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Photograph, John Owens.

We sailed into Port Melbourne on a liner called The Australia around Christmas, 1952. It took us 30 days from Italy. I was only 16 and I thought it was a fabulous adventure to come to a new country, although I had no idea what to expect. The day after we arrived, we travelled by train to Gippsland. Looking out of the window, my first impression of Australia was of open country with rabbits running everywhere. Mum loved rabbits because they were easy to catch and good to eat.

I came to Australia with my mother and my two younger brothers. Mumís decision to come to Australia changed our lives completely. In Italy, we lived in Tresche Conca, near the Austrian border, and we were very poor. After my father died in 1946 we sometimes went to bed at four oíclock in the afternoon because when you are asleep you are not hungry.

There was no life for us there because when you are really poor you have no future. I was happy to leave and I knew that coming to Australia would be a great opening for us. But it was difficult for mum because she loved her house in Tresche Conca and didnít want to leave it.

People from Italy were migrating all over the world in the 1940s and 1950s. If we hadnít come to Australia we would have gone somewhere else, maybe Argentina or Brazil. After the war, there was a lot of publicity in Italy about Australia. At that time, it was easier to migrate to Australia than many other countries. My older sister and brother came to Australia after the war and this opened up the possibility for us to come too.

My first job in Australia was cleaning toilets in The Criterion hotel in Sale. I didnít like it much but it payed 30 shillings a week. I used to come home, catch a couple of rabbits and skin them for mum. I only stayed at the hotel for three months because I wanted more money.

My family had a large debt to repay because we paid for our own passage to Australia. We were not assisted migrants. We had to repay two million lire or lose our house in Italy. My younger brothers were still at school, my mother couldnít work and my older sister and brother were married, so I worked to pay off our debt. I got a job with top money building a briquette factory in Morwell. I worked from six in the morning until four in the afternoon and then I rode my bike home to Traralgon. I stayed at home for a couple of hours, then rode back to Morwell and worked the late shift until midnight. I made big money in that job and paid back our debts.

After the job in Morwell, I moved to Melbourne and since then I have worked in the construction industry. Iíve been lucky because Iíve never been without a dayís work in Australia. In fact, Iíve usually had more than one job. I worked three jobs for a while in Richmond and earned enough money to put a deposit on a house.

I really enjoyed construction work, although I never wanted to work with the Italian building contractors. Many of them had come to Australia in the 1920s and 1930s and used to treat new migrants very badly. I was involved in a few scuffles about that. The later generation of migrants were much more tolerant and I find it different now.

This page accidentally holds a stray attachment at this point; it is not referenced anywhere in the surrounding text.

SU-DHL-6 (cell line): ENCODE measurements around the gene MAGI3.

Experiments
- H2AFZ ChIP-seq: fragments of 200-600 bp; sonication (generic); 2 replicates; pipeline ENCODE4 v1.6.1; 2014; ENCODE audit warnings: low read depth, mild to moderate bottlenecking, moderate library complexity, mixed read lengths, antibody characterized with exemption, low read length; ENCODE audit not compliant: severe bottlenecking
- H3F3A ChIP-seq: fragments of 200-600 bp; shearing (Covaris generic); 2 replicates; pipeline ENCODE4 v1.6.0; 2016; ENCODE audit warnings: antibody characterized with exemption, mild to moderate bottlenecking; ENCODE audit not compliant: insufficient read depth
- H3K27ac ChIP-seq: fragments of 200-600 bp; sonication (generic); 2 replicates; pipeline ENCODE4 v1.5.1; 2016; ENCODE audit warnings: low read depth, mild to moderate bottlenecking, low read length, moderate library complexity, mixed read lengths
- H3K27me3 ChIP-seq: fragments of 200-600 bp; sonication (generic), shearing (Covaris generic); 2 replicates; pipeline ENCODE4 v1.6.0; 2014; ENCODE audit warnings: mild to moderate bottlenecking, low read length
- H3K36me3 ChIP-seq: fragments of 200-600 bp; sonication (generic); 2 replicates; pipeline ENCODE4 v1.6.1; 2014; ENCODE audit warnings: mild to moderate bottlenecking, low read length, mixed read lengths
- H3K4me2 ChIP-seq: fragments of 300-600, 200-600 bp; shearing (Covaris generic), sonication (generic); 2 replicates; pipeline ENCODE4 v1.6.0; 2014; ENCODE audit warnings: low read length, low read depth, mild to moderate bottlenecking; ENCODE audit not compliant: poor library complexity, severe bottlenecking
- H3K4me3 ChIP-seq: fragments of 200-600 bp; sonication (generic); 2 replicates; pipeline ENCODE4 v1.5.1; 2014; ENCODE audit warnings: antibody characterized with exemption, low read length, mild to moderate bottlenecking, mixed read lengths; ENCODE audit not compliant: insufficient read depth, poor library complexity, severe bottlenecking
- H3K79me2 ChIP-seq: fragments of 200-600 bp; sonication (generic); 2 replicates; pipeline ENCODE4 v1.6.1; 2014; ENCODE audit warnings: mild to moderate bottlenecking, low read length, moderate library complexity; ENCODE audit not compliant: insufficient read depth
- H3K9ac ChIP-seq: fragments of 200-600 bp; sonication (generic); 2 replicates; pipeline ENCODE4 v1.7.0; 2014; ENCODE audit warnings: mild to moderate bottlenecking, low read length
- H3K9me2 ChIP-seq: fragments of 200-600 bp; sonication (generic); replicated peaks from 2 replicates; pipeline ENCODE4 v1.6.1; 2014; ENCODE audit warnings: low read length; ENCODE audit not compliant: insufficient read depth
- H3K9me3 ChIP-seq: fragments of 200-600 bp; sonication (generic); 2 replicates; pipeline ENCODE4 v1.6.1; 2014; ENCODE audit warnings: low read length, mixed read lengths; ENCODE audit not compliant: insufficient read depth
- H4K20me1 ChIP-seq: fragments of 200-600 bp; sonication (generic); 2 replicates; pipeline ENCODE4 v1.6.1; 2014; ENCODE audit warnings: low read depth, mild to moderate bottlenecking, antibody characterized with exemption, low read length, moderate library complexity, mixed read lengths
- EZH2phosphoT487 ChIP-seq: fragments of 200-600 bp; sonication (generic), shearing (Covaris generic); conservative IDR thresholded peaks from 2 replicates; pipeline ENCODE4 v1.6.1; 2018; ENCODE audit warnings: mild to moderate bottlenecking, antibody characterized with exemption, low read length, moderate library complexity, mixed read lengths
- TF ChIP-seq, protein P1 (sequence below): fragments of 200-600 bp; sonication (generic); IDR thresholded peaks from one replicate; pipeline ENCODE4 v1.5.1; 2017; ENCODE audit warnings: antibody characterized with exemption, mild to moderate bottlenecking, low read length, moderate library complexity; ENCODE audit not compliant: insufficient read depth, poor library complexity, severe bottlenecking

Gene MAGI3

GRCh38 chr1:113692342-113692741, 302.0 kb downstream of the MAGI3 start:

When I was younger, I took this country as my country and I never really became involved with the Italian community. From the beginning, I mixed with Australians so I picked up English quite easily even though Iím still not much good at writing or reading.

In the long run mum wasnít happy in Australia. She missed her friends and her house and she travelled backwards and forwards between Italy and Australia, staying a few months there, then returning here. I had many opportunities to go back to Italy with mum but I didnít want to. I didnít want to return for the simple reason that I didnít want to remember our life in Tresche Conca. I just wanted to forget all that.

I visited Italy again for the first time last year with my wife. Trecha Conca was very beautiful but after 48 years I expected it to have changed and progressed. I was a bit disappointed.

I would have liked to teach my children Italian when they were little but I watched my sistersí children growing up and at the age of five, Italian was all they knew. Then they went to school and by 12 or 13 spoke only English because thatís what their mates spoke at school. So I let my children speak whatever they wanted to and when they grew up I knew they could learn Italian if they wished. My children are adults now and they want to learn Italian. I am proud of that but I never pushed them into learning it.

My wife and I now belong to an Italian club, the Freccia Azzura, where we go for a good meal, music, dancing and the pokies.

We have many nationalities living in Clarinda, not just Italians and Greeks. Our neighbours are fantastic. If we need them, they are there and if they need me, I am ready to help but we donít live in each otherís pockets.

When Iím sitting down and having a beer with my friends after a game of bowls, people ask me, ďHow did you settle in like this?Ē I donít know. I took to life in this country easily. My kids were born here and my wife is Australian. Iím an Australian citizen and thatís good enough for me.

Article Cat. Blended Voices
Article Ref. 160

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